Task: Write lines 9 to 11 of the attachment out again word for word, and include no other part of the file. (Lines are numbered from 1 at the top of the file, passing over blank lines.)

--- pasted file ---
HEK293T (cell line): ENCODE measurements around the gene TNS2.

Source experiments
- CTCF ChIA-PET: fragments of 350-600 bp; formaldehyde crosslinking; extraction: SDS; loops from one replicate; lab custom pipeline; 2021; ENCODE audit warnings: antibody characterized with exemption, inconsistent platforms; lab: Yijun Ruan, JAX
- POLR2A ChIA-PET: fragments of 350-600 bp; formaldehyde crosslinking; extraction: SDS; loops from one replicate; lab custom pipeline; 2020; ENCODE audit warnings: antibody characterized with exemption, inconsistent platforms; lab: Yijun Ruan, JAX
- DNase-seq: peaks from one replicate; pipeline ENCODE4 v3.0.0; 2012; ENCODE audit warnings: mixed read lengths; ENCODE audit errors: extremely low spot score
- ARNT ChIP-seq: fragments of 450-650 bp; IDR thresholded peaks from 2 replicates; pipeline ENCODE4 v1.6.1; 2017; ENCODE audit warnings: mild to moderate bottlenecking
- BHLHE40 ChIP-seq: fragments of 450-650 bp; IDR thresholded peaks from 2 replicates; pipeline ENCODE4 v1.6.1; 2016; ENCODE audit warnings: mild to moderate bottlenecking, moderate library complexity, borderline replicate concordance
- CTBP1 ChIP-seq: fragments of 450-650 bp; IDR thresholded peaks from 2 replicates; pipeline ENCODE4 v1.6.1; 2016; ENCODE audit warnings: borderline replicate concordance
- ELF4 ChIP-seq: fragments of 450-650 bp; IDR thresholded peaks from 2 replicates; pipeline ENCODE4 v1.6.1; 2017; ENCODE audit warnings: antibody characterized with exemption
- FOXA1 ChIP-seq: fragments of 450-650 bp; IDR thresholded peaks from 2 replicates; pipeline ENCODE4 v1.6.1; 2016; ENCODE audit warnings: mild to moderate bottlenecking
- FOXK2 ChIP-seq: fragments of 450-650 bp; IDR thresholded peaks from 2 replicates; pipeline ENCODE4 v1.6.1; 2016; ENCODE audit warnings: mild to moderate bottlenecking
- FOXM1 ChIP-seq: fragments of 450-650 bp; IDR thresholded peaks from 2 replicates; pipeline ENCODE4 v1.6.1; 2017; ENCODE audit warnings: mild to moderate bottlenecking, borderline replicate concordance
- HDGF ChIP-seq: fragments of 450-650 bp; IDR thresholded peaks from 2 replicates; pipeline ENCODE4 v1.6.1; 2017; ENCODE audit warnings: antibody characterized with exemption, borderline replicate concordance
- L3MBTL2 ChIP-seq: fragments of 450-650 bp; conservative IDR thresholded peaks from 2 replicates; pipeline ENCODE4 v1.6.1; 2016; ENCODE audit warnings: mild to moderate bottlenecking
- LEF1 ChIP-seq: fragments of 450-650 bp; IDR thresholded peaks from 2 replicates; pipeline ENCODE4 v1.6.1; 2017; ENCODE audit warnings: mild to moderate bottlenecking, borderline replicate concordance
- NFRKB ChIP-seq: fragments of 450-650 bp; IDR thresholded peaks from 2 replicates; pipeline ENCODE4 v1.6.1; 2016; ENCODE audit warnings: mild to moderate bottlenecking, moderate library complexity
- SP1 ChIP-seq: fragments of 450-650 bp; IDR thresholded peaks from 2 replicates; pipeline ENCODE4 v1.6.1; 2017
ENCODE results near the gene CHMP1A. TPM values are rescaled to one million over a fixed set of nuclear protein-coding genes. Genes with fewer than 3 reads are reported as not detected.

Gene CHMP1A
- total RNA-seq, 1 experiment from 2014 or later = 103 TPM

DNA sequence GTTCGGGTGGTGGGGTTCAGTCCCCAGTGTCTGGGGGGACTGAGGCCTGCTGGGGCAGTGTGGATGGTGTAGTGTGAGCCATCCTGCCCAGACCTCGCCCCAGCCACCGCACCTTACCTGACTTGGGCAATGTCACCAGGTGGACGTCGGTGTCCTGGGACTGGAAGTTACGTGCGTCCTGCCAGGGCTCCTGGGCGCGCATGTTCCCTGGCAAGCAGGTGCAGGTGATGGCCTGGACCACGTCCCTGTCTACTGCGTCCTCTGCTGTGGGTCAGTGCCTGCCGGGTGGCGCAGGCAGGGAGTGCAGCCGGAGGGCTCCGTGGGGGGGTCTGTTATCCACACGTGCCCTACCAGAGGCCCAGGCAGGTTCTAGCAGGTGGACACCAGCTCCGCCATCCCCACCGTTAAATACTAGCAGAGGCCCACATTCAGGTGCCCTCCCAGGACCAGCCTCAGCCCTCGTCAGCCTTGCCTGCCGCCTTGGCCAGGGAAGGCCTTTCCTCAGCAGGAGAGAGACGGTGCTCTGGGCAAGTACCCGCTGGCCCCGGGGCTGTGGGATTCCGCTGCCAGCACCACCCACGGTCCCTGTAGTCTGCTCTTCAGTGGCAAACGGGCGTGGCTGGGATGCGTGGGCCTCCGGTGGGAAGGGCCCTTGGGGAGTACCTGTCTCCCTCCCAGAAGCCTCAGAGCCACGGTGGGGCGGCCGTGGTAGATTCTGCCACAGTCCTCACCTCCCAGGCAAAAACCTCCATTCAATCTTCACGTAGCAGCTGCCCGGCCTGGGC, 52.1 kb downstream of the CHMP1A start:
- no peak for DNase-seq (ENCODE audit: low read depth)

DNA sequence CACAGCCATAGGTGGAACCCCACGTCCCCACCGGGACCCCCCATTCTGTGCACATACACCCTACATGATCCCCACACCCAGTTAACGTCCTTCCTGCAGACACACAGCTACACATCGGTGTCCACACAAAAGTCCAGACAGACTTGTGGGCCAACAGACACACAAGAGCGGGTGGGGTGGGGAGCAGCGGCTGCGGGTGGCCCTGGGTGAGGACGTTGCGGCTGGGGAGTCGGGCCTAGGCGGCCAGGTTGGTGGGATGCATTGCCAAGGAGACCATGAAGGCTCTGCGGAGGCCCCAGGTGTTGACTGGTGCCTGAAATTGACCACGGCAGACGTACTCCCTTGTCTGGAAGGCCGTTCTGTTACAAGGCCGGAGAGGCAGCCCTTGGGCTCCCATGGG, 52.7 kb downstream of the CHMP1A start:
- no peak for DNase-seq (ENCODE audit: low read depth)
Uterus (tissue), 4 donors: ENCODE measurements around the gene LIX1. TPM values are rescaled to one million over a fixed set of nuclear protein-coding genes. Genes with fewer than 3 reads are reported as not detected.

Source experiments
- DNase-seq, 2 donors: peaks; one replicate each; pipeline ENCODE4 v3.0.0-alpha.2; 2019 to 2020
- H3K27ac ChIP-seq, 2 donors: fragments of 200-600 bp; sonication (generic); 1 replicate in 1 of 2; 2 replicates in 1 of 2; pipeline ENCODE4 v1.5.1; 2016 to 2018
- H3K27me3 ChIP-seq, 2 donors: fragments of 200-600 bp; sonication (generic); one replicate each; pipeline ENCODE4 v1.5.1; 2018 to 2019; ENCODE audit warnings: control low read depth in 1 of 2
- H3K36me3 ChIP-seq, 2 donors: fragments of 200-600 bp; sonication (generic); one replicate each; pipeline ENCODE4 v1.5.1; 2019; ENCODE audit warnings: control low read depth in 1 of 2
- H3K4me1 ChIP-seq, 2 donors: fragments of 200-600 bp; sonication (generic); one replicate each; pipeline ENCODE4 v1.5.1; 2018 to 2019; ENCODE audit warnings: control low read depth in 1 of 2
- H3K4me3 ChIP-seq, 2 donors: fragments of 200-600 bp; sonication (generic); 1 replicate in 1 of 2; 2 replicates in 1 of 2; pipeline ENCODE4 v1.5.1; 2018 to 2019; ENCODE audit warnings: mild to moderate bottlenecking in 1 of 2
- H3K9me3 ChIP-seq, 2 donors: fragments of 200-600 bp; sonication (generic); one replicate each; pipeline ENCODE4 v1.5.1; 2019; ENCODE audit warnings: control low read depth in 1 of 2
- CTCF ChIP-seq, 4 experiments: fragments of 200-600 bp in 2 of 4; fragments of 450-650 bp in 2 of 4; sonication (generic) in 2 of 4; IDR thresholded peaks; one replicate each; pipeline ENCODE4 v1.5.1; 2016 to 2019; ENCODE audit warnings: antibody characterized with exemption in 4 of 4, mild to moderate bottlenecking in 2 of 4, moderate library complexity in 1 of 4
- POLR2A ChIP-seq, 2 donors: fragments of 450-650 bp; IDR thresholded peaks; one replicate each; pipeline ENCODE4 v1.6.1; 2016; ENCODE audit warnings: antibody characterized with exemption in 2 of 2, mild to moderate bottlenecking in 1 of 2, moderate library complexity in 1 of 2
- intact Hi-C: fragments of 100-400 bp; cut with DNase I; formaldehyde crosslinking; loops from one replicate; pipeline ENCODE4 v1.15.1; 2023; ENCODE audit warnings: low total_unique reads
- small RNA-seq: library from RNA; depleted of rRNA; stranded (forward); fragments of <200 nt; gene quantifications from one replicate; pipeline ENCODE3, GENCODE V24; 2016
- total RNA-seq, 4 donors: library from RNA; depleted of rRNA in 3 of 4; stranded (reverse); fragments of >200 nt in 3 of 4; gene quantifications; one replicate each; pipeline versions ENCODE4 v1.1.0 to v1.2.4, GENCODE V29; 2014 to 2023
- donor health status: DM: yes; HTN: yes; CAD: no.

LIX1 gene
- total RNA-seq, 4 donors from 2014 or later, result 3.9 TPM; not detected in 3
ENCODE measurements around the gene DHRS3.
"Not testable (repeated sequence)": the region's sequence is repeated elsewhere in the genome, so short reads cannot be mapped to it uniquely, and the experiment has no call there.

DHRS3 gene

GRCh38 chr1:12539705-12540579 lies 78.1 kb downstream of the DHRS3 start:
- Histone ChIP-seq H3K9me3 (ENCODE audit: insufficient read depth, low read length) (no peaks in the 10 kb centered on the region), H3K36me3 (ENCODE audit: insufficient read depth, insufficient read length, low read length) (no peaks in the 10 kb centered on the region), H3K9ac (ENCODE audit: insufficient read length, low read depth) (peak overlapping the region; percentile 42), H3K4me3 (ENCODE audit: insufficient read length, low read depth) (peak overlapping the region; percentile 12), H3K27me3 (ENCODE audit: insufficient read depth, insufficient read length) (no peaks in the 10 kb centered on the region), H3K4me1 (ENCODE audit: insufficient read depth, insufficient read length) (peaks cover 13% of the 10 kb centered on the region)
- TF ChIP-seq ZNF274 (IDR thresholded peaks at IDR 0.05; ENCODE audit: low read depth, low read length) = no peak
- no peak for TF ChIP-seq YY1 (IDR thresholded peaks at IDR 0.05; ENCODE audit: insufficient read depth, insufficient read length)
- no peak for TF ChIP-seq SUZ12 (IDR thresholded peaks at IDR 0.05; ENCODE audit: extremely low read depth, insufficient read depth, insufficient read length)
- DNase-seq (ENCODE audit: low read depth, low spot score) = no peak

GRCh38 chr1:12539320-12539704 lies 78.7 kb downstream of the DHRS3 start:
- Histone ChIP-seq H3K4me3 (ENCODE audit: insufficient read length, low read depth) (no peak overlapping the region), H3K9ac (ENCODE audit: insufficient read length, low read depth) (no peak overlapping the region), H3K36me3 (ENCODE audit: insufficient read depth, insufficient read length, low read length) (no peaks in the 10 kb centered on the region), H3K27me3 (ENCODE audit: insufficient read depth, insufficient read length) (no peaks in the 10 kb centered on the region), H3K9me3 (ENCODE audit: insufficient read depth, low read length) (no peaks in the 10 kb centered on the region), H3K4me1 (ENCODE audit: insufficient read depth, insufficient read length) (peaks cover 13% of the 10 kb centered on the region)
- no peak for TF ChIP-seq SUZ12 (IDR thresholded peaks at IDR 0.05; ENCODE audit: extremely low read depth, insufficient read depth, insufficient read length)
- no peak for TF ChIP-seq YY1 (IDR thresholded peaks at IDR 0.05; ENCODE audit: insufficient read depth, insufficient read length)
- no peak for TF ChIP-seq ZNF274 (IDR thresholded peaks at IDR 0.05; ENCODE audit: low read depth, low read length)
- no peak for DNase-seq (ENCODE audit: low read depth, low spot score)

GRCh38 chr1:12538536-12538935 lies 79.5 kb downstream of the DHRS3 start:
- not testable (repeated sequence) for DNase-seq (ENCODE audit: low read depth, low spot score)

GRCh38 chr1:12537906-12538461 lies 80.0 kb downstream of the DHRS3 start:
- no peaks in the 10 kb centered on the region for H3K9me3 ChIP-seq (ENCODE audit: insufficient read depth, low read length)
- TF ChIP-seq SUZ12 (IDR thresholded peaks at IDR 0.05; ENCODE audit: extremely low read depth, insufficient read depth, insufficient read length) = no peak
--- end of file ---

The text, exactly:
- ELF4 ChIP-seq: fragments of 450-650 bp; IDR thresholded peaks from 2 replicates; pipeline ENCODE4 v1.6.1; 2017; ENCODE audit warnings: antibody characterized with exemption
- FOXA1 ChIP-seq: fragments of 450-650 bp; IDR thresholded peaks from 2 replicates; pipeline ENCODE4 v1.6.1; 2016; ENCODE audit warnings: mild to moderate bottlenecking
- FOXK2 ChIP-seq: fragments of 450-650 bp; IDR thresholded peaks from 2 replicates; pipeline ENCODE4 v1.6.1; 2016; ENCODE audit warnings: mild to moderate bottlenecking